The great bingo battle: paper versus plastic

68 Comeback Special Elvis proves to be an unlucky charm.
Photo: Deanna Rilling

To daub or not to daub? Two Weekly writers hit the bingo hall to settle a debate over the use of paper versus electronic machines.


The ’68 Comeback Special Elvis was always my favorite version of The King. His tousled hair. Those swinging hips sheathed in leather, viewable from all 360-degrees. The kinda-playing of his guitar. It seemed only natural that my favorite Elvis would bring me good luck while playing bingo, so I ponied up an extra 50 cents for the daubber of Mr. Presley and hit the bingo hall.

It was only my second time playing real bingo. (Elementary school doesn’t count, even though the coveted prize was a stack of Vanilla Wafers.) The different combo of games, cards and levels was perplexing, and the lady at the counter seemed annoyed with me. But even as a bingo newbie, one thing is sure: I like it old school. I want paper cards, leaky ink daubers that stain my hands and the hope that someone nearby missed a few numbers, buying me a few extra minutes to get that double hardway.

Those newfangled automated machines do all the work for you. They make me crankier than a senior who’s run out of blue rinse. Sitting around and enjoying cocktails while the computer makes sure you’re on the right page, playing the right game and marking off all the numbers is like playing on autopilot. It’s so easy, even a caveman could do it. What’s the fun in that?

As I frantically moved my $1.50 Elvis daubber over $6 worth of paper cards, I could hear beeping noises nearby. Someone was only one away from a bingo. Soon a machine was playing a MIDI version of “We’re in the Money.” I’d lost again.

April sat nearby fidgeting with the background images on her machine because, well, there wasn’t much else to do. She should have brought a crossword puzzle.

When the game was over, I found my one and only pro argument for the machines: The casino doesn’t offer recycling for the massive amount of paper generated by bingo. All my losing papers went into the trash. Elvis had epically failed me. And, of course, April won. Perhaps I missed a number somewhere…

- Deanna Rilling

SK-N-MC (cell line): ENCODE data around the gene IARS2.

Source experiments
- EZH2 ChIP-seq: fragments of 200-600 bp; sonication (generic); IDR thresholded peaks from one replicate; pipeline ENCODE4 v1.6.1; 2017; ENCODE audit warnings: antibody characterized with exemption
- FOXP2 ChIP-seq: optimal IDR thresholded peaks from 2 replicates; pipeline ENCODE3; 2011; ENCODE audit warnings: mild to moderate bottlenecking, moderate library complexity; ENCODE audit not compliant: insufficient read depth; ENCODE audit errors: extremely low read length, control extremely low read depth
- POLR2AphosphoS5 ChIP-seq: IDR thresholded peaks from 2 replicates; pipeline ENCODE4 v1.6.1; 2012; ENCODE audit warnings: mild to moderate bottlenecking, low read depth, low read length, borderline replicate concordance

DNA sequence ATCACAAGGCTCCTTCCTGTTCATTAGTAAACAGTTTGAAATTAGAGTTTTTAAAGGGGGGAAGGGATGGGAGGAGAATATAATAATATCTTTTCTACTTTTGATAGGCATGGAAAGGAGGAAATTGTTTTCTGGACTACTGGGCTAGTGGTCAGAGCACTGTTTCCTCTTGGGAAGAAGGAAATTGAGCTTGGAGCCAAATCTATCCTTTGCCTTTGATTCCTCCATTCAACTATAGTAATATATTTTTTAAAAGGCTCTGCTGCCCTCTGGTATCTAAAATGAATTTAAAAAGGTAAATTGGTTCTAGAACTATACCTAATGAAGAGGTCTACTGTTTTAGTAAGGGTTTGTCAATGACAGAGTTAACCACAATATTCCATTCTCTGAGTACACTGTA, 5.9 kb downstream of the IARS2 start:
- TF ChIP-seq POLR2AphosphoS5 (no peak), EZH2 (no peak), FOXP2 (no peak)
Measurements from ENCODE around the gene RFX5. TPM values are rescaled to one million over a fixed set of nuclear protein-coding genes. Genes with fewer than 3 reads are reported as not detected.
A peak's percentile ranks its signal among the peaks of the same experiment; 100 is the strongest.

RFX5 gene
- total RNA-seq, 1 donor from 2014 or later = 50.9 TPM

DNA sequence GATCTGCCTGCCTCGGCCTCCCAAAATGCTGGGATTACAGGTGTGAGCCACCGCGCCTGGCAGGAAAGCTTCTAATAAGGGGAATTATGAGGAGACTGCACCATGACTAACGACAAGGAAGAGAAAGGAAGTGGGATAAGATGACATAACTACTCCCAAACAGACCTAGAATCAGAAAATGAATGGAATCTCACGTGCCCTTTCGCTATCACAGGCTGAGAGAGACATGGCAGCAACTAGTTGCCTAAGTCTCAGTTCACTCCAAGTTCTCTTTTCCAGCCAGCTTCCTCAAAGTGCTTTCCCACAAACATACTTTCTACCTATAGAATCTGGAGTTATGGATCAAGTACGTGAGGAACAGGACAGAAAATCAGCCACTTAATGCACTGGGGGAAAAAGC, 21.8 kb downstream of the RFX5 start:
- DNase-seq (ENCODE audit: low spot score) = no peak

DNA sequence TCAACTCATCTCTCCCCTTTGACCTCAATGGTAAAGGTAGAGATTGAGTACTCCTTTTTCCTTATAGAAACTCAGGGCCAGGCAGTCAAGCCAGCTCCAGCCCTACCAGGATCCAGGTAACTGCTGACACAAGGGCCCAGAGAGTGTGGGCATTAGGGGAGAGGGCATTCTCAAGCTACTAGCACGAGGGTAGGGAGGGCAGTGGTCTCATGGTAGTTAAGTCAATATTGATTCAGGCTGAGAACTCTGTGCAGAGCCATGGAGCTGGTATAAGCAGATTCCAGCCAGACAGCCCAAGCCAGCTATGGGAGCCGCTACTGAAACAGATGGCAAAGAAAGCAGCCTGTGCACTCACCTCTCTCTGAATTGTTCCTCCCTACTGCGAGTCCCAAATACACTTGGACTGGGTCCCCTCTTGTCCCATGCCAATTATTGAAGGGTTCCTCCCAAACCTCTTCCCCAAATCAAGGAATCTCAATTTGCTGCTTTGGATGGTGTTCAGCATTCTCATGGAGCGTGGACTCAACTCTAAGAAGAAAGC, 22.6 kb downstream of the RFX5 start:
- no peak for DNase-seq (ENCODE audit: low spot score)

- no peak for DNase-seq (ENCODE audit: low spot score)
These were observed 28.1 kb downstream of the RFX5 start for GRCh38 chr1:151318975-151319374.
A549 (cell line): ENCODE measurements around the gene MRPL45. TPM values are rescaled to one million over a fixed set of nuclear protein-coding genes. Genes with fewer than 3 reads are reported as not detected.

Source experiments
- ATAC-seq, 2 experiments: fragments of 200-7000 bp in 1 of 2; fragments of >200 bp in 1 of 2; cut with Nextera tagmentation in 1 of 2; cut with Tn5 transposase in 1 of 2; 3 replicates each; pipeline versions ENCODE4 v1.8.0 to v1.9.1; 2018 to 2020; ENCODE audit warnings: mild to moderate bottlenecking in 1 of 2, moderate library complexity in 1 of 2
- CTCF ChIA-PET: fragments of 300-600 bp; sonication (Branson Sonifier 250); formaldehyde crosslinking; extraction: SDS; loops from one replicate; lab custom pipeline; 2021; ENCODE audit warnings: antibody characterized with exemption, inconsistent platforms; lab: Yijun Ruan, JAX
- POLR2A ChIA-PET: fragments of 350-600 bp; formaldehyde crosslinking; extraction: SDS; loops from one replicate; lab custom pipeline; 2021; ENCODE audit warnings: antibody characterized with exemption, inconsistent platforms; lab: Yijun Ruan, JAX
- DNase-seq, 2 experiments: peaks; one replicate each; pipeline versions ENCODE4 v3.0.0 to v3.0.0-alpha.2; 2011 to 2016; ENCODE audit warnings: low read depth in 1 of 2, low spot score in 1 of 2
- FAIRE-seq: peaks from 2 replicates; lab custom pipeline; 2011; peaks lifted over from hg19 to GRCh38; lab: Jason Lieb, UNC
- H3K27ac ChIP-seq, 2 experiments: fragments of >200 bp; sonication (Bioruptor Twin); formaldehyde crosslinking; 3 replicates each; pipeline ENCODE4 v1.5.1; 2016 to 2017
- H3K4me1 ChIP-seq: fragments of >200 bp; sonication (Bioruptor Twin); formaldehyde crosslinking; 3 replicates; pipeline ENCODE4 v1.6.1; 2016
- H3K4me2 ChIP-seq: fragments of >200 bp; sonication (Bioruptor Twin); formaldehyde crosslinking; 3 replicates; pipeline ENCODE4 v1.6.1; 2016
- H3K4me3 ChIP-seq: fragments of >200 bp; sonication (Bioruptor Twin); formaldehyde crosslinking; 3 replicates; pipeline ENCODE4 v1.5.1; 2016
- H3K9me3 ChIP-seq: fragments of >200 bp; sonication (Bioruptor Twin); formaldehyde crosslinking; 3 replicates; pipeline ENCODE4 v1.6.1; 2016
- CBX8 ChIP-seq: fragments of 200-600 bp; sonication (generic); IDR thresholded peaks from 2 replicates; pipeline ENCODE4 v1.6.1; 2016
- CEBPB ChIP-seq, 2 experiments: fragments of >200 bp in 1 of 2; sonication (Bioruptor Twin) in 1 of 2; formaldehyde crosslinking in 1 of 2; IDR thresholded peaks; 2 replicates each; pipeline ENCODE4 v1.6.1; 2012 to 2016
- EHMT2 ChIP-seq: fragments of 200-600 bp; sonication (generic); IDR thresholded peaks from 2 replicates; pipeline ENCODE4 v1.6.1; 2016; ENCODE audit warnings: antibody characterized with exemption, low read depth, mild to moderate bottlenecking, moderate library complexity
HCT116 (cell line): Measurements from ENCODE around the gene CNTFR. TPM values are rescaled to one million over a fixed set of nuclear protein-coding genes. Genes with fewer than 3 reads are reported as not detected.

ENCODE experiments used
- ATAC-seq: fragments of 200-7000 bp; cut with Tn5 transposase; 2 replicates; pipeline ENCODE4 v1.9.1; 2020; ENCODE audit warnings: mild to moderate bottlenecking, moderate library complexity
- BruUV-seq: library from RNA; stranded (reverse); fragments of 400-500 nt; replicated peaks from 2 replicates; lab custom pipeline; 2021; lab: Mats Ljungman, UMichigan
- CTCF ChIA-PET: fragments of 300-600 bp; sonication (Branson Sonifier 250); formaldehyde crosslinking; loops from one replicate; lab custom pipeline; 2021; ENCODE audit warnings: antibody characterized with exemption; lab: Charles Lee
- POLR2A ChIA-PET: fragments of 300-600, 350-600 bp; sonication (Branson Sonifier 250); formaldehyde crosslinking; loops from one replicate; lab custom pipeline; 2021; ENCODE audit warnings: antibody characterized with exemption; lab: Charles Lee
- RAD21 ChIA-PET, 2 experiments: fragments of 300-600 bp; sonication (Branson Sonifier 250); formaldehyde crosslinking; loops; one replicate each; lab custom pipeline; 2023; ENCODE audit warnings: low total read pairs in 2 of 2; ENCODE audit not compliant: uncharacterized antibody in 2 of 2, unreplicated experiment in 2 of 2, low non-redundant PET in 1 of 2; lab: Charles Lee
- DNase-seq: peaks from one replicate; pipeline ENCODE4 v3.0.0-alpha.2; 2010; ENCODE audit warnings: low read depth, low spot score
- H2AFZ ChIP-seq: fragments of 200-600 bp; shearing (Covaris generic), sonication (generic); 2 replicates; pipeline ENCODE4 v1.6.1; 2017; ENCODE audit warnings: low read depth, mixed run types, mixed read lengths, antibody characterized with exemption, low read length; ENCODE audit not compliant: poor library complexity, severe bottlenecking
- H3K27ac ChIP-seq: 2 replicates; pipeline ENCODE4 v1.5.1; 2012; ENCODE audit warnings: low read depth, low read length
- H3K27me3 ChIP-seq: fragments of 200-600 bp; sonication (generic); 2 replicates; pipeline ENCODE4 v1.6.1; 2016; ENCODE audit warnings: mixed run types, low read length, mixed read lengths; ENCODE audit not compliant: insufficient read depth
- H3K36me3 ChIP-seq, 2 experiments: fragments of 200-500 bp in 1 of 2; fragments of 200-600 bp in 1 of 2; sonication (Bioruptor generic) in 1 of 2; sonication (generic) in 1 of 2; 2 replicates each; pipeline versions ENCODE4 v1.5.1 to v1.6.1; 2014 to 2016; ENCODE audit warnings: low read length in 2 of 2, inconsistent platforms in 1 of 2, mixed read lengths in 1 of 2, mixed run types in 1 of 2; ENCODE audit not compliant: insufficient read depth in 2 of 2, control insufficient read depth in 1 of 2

I like to think of myself as a practical person. When a piece of technology comes along that can simplify my life, I embrace it. With that in mind, when I first entered my first bingo hall and discovered that portable electronic machines that keep track of your bingo cards had replaced the tiny square papers of my childhood bingo games, I was ecstatic.

Las Vegas was not built on winners, and anything that can increase your chance of winning is a good thing. Electronic bingo machines follow the sometimes-complex rules for you, allowing you to focus on the alcoholic element of a night at bingo (something I admit I value more than ruining old ladies’ nights by beating them on their own turf.)

Paper-preferring folks criticize the usage of the machines as being lazy and uninvolved. I disagree. It’s similar to betting on a sporting event and rooting for a team – except you’re rooting for the number 55. The fact that paper-users feel more involved doesn’t change the fact that winning at bingo is still simply about luck. It requires no thinking, only data entry – something I have to do at work and prefer to leave there.

Practical elements aside, electronic machines also soothe the neurosis that often creeps up and undermines my attempts at being a practical, fully functioning member of society.

Electronic machines mean I no longer worry about shouting “bingo!” (and enduring the mandatory groans and mutterings of “bitch” from the bitter players around me), only to have a casino attendee come over to verify my win and announce “mistake!” to the entire hall. I also don’t have to worry about accidentally forgetting to dauber a number and realizing later that I could have won a level three triple pay out.

I have nothing against paper-philes who think they’re beyond making mistakes. I think they’re cute and kitschy, like employees who refuse to sign up for direct deposit and little old ladies who use checkbooks at the grocery store. Unfortunately, while I generally say “aww, cute” when I hear people talk about their love for bingo, the response I get when I express my preference for the electronic machine is pure anger. Nice people have actually said, “I hate people like you” on multiple occasions.

Luckily, I’m an understanding person. I know accepting the fact that something you love is being replaced by something much more efficient can be a difficult thing, so I forgive their bitterness. (The $50 I won helps, too.)

I may be lazy and neurotic, but at least I’m a winner.

- April Corbin

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